the Snorks. The ‘violent’ shows like He-Man and GI-Joe were forced to add little messages at the ends of their shows that kind of summed up the morals that were covered in the show to apease parents who thought that the shows exhibeted and taught bad behaviors. By the late 80’s it seemed as if every movie to come out was accompanied by it’s own animated series and this gave us such great cartoons as ‘Ewoks’, ‘Droids: The Adventures of R2D2 and C3PO’, ‘Teen Wolf’, ‘Real Ghostbusters’ and ‘Karate Kid’. Some television programs that aired throughout the week also got in on the animation craze and got their own cartoons like; ‘Alf’, ‘The Little Rascals’, ‘Hulk Hogan’s Rock ‘n’ Wrestling!’, ‘Jim Henson’s Muppet Babies’, and ‘Fraggle Rock’. They were the glory days of Saturday Morning Cartoons… But they couldn’t last forever.
The Beginning of the end…
(or who killed the cartoons?)
In the early 90’s FOX finally jumped on the saturday morning cartoon bandwagon and began playing cartoons that would be almost instant classics. The only difference with FOX is that from 11-12 they would play wrestling instead of cartoons. The Fox News Company made a joint venture with a company some of us may recognize named Saban entertainment and created ‘Fox Kids’. They aired some excellent programming including ‘X-Men’ and ‘Bobby’s World’, two of my favorite shows. Experts believe that when Fox joined the Saturday morning market they began the decline of Saturday morning television. They opened the door for such companies as Nickelodeon and the Cartoon Network which many believe are the true killers of the saturday morning cartoon. Who needs to wake up bright and early on a Saturday when you can watch the same shows all week long right? (wrong!) Slowly as cable became more and more popular in homes nationwide saturday morning viewership dwindled from 20million down to less than a million per network. Eventually the networks dropped their programming one by one in favor of infomercials which bring in far more money now that kids no longer wake up early on Saturdays. More factors contributing to the death of the Saturday morning cartoon are believed to be:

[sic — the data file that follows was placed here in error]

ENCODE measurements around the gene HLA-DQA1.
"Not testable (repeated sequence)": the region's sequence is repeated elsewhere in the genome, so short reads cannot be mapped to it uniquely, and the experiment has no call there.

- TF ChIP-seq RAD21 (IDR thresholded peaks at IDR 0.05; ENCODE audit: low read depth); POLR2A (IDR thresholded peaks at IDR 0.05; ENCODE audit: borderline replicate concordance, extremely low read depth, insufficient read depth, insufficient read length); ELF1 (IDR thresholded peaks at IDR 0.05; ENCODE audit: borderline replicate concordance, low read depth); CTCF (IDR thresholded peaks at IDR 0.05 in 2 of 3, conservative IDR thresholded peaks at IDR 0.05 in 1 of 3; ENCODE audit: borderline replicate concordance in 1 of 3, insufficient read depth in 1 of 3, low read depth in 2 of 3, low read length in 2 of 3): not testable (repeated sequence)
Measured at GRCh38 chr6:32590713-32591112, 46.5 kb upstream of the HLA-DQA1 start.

- More Active Children
- Divorce (weekend time has become much more precious)
- Change in maturity of America’s Youth
Whatever the real reasons I know I shed a tear every saturday when I wake up and can’t watch some classic toons even at my ‘ripe old’ age.
In closing I think that the day that Saturday Morning Cartoons died we all died a little inside. Just the thought that an entire generation of children will never know the love of the saturday morning cartoon makes me weep inside. I know it sounds like I’m taking this a little too seriously but this was really a ritual for me from as far back as I can remember right up until the cartoons were finally yanked (I was 21). I have included a number of sites below that not only did I get information from but also those that I thought had interesting information and views on this topic. Thank you for reading with me and thank you for being one of the 20 million people who watched these classic cartoons with me.